What you've described seems to be quite common in cases of lightning strikes. Chances are excellent that it's the PC interface in the 950. In a couple of my old Icom rigs (781, 765) Icom included a couple of "buffer" transistors that would blow if a surge came in on the CIV line. That was necessary as the next stop along the line was the CPU. The transistors were quite easy to replace and cost less than a dollar a piece. Check the schematic for the 950 and see if there isn't something similar on the PC interface. Another thing I've run into when a surge came in on the PC interface line (again, CIV line on 781) was that the connector was not grounded to the rear chassis directly. The connector was mounted on a circuit board and the ground side of the connector went through an inch or two of PC board land before going to ground. In my case, that trace was just vaporized, or at least blown into very small pieces. I replaced that with a piece of wire to ground that that solved the problems.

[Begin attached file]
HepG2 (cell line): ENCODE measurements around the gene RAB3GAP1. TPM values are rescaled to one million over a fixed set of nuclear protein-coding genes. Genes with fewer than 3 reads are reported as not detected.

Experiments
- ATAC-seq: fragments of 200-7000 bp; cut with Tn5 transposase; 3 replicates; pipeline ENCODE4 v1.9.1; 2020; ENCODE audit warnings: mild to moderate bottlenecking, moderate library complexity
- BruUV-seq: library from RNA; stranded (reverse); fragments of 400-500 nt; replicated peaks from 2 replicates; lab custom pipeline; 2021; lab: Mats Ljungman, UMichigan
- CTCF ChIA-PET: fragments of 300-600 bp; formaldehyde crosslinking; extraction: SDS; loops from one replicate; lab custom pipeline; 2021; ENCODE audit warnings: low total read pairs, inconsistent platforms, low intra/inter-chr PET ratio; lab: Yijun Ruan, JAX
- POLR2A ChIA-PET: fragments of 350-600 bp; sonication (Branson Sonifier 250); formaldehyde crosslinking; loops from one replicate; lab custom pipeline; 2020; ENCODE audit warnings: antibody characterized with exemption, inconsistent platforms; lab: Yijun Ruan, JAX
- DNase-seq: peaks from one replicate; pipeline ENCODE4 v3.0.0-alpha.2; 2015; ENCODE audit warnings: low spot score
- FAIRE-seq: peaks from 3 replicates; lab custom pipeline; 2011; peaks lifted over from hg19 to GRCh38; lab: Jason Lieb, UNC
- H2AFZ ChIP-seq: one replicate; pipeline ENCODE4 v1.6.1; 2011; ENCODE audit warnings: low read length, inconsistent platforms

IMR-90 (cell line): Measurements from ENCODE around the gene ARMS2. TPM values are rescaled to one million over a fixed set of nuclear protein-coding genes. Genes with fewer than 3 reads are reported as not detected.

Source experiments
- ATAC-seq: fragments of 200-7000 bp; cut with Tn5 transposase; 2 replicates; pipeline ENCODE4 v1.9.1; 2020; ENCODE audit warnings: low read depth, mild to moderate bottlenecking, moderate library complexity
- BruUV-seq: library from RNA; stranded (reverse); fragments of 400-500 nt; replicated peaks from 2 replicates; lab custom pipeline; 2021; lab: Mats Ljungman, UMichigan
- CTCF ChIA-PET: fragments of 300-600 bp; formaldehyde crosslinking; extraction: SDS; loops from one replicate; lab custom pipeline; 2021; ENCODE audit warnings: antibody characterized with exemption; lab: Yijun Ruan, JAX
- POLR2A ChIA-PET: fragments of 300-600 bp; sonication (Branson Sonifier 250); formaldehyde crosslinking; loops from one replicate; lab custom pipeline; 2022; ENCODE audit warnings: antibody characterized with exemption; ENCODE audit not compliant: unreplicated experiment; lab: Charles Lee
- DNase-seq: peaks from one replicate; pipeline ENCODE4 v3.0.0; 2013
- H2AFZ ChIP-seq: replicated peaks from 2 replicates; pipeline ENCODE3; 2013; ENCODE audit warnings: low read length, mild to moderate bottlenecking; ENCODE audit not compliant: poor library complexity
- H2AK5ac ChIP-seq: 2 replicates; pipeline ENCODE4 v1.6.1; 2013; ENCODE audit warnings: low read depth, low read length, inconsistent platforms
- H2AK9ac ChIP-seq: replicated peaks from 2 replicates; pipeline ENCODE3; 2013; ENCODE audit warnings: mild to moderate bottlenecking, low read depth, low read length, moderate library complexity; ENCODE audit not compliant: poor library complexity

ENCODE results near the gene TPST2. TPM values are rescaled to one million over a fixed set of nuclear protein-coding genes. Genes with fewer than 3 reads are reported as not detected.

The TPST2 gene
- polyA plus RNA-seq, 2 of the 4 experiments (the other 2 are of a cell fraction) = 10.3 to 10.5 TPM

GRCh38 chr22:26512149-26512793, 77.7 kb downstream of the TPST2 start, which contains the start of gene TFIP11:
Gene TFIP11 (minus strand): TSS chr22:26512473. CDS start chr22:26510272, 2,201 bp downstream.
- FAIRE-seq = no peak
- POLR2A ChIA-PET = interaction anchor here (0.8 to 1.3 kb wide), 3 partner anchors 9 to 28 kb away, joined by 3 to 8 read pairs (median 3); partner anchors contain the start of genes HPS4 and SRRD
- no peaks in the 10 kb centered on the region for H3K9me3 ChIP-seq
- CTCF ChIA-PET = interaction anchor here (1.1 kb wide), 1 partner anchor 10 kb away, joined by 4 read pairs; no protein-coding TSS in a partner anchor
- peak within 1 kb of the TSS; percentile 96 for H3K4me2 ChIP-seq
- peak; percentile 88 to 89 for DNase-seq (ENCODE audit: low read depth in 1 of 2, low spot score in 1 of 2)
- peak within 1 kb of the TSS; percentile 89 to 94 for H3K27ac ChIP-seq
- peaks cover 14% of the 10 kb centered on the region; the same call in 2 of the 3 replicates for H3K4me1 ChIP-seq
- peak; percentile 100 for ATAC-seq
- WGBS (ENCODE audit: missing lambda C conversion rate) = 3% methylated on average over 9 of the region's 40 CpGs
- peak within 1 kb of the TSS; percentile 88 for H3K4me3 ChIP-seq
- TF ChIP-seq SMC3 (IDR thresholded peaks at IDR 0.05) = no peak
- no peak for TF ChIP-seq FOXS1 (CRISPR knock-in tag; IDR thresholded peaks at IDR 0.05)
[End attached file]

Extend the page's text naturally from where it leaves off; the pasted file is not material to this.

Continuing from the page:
Another thing to watch out for is the presence of a telephone line in the shack. Chances are you have one and the phone line is coiled up around or near other rig cables. I had one case where the jolt entered the shack on the phone line and jumped to another cable. Even though it was an underground phone line and was properly grounded at the outdoor telephone box, the phone line was blown open at that point and enough of the surge got through to do some damage.
73, Floyd - K8AC
Another ham emailed me and says it is Q3606 on the control PCB. But it is SMD and also glued in. So if I get the SMD out, the glue is another factor.
The control PCB costs $140, but would require a full alignment. I cannot perform that with the test equipment I have. I have test equipment for older tube gear.